See also: Fifth


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English numbers (edit)
 ←  4 5 6  → 
    Cardinal: five
    Ordinal: fifth
    Latinate ordinal: quintary, quinary
    Adverbial: five times
    Multiplier: fivefold
    Latinate multiplier: quintuple
    Distributive: quintuply
    Collective: fivesome
    Multiuse collective: quintuplet, pentuplet
    Greek or Latinate collective: pentad
    Greek collective prefix: penta-
    Latinate collective prefix: quinque-
    Fractional: fifth
    Latinate fractional prefix: quintant-
    Elemental: quintuplet, pentuplet
    Greek prefix: pempto-
    Number of musicians: quintet
    Number of years: quinquennium, lustrum

Alternative formsEdit


PIE word

From Middle English fifthe, fifte, fift, from Old English fīfta (fifth), from Proto-Germanic *fimftô (fifth) or *femftô, equivalent to five +‎ -th. Cognate with Scots fift, fyft (fifth), North Frisian fyfde (fifth), West Frisian fyfde (fifth), Dutch vijfde (fifth), Low German fifte, föfte, füfte (fifth), German fünfte (fifth), Danish femte (fifth), Swedish femte (fifth), Icelandic fimmta (fifth).



fifth (not comparable)

  1. The ordinal form of the number five.


  • 5th, Vth; (in names of monarchs and popes) V, V.

Derived termsEdit



fifth (plural fifths)

  1. The person or thing in the fifth position.
  2. One of five equal parts of a whole.
  3. The fifth gear of an engine.
  4. A quantity of liquor equal to one-fifth of a gallon, or, more commonly, 750 milliliters (that is, three quarters of a liter).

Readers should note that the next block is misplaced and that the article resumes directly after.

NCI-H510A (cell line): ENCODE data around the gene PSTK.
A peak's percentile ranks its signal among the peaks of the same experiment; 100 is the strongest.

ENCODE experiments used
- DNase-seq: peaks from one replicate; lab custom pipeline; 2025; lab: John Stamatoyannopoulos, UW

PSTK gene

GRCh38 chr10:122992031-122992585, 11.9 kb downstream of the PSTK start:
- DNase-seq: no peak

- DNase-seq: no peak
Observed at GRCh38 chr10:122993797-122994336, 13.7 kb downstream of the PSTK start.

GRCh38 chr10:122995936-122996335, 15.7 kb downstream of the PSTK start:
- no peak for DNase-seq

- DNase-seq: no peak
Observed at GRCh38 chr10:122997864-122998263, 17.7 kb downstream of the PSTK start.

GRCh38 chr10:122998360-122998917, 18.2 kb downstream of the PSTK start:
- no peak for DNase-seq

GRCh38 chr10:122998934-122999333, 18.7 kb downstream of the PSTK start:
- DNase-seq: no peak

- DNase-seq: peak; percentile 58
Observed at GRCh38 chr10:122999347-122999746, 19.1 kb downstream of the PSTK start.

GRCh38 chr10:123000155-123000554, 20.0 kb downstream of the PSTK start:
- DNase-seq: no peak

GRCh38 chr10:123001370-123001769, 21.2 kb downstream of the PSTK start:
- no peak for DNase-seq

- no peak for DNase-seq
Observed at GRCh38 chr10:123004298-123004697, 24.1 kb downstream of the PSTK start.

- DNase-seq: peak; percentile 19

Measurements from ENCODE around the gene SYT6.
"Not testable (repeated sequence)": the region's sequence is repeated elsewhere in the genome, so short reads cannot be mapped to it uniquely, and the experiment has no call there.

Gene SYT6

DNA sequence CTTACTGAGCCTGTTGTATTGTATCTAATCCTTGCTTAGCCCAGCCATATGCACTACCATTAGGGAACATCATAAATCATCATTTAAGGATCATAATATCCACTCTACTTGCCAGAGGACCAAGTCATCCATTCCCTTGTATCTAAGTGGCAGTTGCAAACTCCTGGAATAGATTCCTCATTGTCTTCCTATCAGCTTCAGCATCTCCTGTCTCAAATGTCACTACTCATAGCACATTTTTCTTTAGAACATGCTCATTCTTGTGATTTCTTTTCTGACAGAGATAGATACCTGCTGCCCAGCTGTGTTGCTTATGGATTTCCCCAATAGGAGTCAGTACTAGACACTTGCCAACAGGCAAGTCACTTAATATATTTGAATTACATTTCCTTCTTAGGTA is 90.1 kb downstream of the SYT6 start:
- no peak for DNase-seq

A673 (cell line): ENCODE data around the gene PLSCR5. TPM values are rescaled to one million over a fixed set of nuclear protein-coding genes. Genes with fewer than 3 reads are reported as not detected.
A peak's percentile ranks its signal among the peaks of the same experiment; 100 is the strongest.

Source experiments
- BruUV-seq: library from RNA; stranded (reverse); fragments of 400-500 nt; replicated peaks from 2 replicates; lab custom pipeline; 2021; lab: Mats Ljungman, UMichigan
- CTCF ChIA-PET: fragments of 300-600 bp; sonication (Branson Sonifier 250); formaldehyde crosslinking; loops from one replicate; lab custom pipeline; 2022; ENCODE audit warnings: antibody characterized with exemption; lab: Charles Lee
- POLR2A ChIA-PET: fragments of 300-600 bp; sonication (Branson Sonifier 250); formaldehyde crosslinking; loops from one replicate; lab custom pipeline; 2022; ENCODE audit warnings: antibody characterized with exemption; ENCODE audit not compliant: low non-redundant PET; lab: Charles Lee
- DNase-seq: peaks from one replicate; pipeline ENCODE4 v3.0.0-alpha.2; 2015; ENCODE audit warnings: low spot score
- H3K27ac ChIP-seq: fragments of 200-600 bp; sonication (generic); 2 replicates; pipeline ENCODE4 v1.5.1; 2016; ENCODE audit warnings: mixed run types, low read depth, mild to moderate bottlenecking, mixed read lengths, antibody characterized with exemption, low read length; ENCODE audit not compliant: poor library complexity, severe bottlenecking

5. (music) The musical interval between one note and another seven semitones higher (the fifth note in the major/minor scale)
    • 1984, Leonard Cohen (lyrics and music), “Hallelujah”, in Various Positions:
      Now I've heard there was a secret chord / That David played, and it pleased the Lord / But you don't really care for music, do ya? / It goes like this, the fourth, the fifth
  6. The fifth voice in a polyphonic melody.


  • (one of five equal parts):

Derived termsEdit



fifth (third-person singular simple present fifths, present participle fifthing, simple past and past participle fifthed)

  1. (music) To sing in the fifth voice in a polyphonic melody.
    • 1996 Music in Early English Religious Drama: Minstrels playing page 510
      Another extension of strict organum is 'fifthing'. Fifthing is a note-against- note method of creating a two-part texture by improvising a second voice over the given tune, starting and ending each musical phrase at the octave and proceeding mainly in fifths above the tune at others times.
    • 1978 Discant and the Theory of Fifthing
      Each of these three groups contributes some special insight into the nature of fifthing and the context in which it was practiced.
  2. (transitive) To support something fifth, after four others have already done so.
  3. (transitive, nonstandard) To divide by five.